man pages section 9: DDI and DKI Kernel Functions

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Updated: July 2014
 
 

devmap_unload(9F)

Name

devmap_unload, devmap_load - control validation of memory address translations

Synopsis

#include <sys/ddi.h> 
#include <sys/sunddi.h>

int devmap_load(devmap_cookie_t dhp, offset_t off, size_t len, 
     uint_t type, uint_t rw);
int devmap_unload(devmap_cookie_t dhp, offset_t off, size_t len);

Interface Level

Solaris DDI specific (Solaris DDI).

Parameters

dhp

An opaque mapping handle that the system uses to describe the mapping.

off

User offset within the logical device memory at which the loading or unloading of the address translations begins.

len

Length (in bytes) of the range being affected.

devmap_load() only

type

Type of access operation.

rw

Direction of access.

Description

devmap_unload() and devmap_load() are used to control the validation of the memory mapping described by dhp in the specified range. devmap_unload() invalidates the mapping translations and will generate calls to the devmap_access(9E) entry point next time the mapping is accessed. The drivers use devmap_load() to validate the mapping translations during memory access.

A typical use of devmap_unload() and devmap_load() is in the driver's context management callback function, devmap_contextmgt(9E) . To manage a device context, a device driver calls devmap_unload() on the context about to be switched out. It switches contexts, and then calls devmap_load() on the context switched in. devmap_unload() can be used to unload the mappings of other processes as well as the mappings of the calling process, but devmap_load() can only be used to load the mappings of the calling process. Attempting to load another process's mappings with devmap_load() will result in a system panic.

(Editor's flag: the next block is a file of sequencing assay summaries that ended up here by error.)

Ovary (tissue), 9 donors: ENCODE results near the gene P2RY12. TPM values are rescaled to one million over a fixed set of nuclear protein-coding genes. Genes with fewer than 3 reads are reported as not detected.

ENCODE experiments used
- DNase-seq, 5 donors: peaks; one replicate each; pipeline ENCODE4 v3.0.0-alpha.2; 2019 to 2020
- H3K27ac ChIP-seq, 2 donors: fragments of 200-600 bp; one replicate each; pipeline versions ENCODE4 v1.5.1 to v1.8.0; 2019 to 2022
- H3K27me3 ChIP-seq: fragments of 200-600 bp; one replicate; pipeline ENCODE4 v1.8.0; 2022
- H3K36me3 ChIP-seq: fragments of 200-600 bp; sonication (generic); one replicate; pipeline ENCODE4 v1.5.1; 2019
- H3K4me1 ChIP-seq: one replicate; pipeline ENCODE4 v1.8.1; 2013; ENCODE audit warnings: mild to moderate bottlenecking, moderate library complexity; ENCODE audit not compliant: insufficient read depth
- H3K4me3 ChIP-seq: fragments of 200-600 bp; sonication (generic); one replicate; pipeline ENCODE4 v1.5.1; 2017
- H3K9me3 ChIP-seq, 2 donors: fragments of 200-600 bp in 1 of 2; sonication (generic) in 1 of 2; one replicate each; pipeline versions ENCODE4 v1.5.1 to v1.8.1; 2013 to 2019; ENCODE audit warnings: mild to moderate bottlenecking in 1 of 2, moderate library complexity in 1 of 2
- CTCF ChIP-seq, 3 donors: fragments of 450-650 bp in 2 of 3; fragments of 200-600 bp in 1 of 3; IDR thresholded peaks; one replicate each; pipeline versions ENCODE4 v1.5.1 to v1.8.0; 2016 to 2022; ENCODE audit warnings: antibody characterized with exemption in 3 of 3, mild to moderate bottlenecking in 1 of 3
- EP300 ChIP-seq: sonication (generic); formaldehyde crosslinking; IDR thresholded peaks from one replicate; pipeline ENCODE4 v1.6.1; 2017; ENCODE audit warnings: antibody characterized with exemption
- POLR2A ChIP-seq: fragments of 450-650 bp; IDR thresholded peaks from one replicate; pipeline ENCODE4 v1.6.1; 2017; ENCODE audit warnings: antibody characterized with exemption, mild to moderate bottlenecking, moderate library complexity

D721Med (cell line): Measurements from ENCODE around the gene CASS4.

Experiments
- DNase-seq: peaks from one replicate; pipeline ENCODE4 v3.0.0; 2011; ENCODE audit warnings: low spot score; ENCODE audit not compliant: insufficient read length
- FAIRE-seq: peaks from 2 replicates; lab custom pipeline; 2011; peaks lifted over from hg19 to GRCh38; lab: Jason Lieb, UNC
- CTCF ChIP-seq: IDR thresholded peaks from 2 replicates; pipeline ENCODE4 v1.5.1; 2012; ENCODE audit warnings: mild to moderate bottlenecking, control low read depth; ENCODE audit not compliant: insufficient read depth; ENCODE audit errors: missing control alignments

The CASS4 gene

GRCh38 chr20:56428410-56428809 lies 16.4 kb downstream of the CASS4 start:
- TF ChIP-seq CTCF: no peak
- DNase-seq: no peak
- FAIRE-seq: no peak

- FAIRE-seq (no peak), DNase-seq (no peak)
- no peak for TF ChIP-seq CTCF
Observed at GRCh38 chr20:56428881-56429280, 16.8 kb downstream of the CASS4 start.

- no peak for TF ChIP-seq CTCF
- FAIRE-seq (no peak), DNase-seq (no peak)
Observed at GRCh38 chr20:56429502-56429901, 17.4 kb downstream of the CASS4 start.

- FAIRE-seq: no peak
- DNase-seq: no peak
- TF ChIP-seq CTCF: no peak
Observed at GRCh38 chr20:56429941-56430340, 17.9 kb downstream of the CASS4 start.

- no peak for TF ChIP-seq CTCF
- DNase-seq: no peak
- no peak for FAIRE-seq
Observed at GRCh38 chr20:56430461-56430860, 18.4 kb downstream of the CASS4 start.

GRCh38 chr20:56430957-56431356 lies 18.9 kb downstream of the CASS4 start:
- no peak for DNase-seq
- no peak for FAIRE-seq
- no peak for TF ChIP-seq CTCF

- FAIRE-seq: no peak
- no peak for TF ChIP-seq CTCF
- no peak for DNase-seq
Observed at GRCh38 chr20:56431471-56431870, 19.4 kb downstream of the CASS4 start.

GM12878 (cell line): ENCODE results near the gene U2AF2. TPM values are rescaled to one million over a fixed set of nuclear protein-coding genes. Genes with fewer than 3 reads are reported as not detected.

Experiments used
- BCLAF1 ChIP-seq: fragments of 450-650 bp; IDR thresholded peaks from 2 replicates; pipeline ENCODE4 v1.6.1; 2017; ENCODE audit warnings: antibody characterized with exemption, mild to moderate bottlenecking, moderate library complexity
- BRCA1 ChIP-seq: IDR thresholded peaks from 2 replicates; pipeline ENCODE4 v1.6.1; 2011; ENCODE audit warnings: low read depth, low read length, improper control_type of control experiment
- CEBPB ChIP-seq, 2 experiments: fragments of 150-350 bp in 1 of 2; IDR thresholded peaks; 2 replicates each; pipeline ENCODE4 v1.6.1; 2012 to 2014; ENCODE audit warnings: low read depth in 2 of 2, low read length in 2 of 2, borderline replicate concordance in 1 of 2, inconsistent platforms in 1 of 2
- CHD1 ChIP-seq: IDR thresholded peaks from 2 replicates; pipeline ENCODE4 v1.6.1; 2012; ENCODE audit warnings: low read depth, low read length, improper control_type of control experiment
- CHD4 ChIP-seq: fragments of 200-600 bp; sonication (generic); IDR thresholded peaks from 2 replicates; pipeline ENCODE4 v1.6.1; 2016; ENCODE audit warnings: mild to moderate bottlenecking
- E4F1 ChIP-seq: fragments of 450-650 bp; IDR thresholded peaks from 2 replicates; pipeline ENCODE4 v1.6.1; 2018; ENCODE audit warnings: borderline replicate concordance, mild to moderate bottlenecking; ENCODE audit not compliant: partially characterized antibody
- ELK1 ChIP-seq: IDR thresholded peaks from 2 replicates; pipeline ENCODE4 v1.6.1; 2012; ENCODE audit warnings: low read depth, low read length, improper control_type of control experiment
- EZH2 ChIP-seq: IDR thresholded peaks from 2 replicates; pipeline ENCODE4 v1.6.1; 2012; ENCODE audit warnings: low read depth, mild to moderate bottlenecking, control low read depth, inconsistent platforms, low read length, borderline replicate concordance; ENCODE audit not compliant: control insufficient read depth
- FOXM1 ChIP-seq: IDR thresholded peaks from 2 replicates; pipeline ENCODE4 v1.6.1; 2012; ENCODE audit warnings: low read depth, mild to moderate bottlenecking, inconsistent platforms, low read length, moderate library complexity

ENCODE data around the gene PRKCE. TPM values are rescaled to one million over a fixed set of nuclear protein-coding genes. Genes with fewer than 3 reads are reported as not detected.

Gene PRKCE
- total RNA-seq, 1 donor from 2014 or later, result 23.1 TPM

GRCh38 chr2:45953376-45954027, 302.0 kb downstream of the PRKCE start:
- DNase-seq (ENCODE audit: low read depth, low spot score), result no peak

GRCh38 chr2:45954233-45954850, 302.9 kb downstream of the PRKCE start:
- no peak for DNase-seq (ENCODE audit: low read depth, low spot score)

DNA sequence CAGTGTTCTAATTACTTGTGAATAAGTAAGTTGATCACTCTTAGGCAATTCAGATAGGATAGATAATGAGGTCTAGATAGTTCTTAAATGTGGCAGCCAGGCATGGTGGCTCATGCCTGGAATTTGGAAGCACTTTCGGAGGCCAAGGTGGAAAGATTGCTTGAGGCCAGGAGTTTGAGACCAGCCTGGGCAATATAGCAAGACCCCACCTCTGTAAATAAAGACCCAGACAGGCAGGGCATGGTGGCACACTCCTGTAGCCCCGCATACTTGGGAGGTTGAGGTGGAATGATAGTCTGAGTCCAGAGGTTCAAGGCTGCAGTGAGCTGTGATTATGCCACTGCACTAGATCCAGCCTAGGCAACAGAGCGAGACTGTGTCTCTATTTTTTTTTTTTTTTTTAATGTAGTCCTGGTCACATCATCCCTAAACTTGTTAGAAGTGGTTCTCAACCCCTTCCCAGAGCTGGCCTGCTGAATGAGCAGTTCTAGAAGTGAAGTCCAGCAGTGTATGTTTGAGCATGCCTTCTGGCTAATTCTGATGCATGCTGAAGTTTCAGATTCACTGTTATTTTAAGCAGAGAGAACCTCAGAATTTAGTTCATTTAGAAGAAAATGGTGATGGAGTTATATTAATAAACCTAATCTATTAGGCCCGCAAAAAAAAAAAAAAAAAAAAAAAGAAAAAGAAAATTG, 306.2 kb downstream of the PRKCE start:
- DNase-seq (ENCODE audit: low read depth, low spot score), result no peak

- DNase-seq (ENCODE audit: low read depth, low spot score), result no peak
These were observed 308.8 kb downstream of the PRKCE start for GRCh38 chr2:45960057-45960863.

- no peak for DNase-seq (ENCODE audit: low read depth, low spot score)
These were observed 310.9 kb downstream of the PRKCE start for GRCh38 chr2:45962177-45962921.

For both routines, the range to be affected is defined by the off and len arguments. Requests affect the entire page containing the off and all pages up to and including the page containing the last byte as indicated by off + len. The arguments type and rw are provided by the system to the calling function (for example, devmap_contextmgt(9E)) and should not be modified.

Supplying a value of 0 for the len argument affects all addresses from the off to the end of the mapping. Supplying a value of 0 for the off argument and a value of 0 for len argument affect all addresses in the mapping.

A non-zero return value from either devmap_unload() or devmap_load() will cause the corresponding operation to fail. The failure may result in a SIGSEGV or SIGBUS signal being delivered to the process.

Return Values

0

Successful completion.

Non-zero

An error occurred.

Context

These routines can be called from user or kernel context only.

Examples

Example 1 Managing a One-Page Device Context

The following shows an example of managing a device context that is one page in length.

struct xx_context cur_ctx;

static int
xxdevmap_contextmgt(devmap_cookie_t dhp, void *pvtp, offset_t off,
   size_t len, uint_t type, uint_t rw)
{
    int err;
    devmap_cookie_t cur_dhp;
    struct xx_pvt *p;
    struct xx_pvt *pvp = (struct xx_pvt *)pvtp;
    /* enable access callbacks for the current mapping */
    if (cur_ctx != NULL && cur_ctx != pvp->ctx) {
        p = cur_ctx->pvt;
        /*
         * unload the region from off to the end of the mapping. 
         */
        cur_dhp = p->dhp;
        if ((err = devmap_unload(cur_dhp, off, len)) != 0)
            return (err);
    }
    /* Switch device context - device dependent*/
    ...
    /* Make handle the new current mapping */
    cur_ctx = pvp->ctx;
    /*
     * Disable callbacks and complete the access for the
     * mapping that generated this callback.
     */
    return (devmap_load(pvp->dhp, off, len, type, rw));
}

See Also

devmap_access(9E), devmap_contextmgt (9E)

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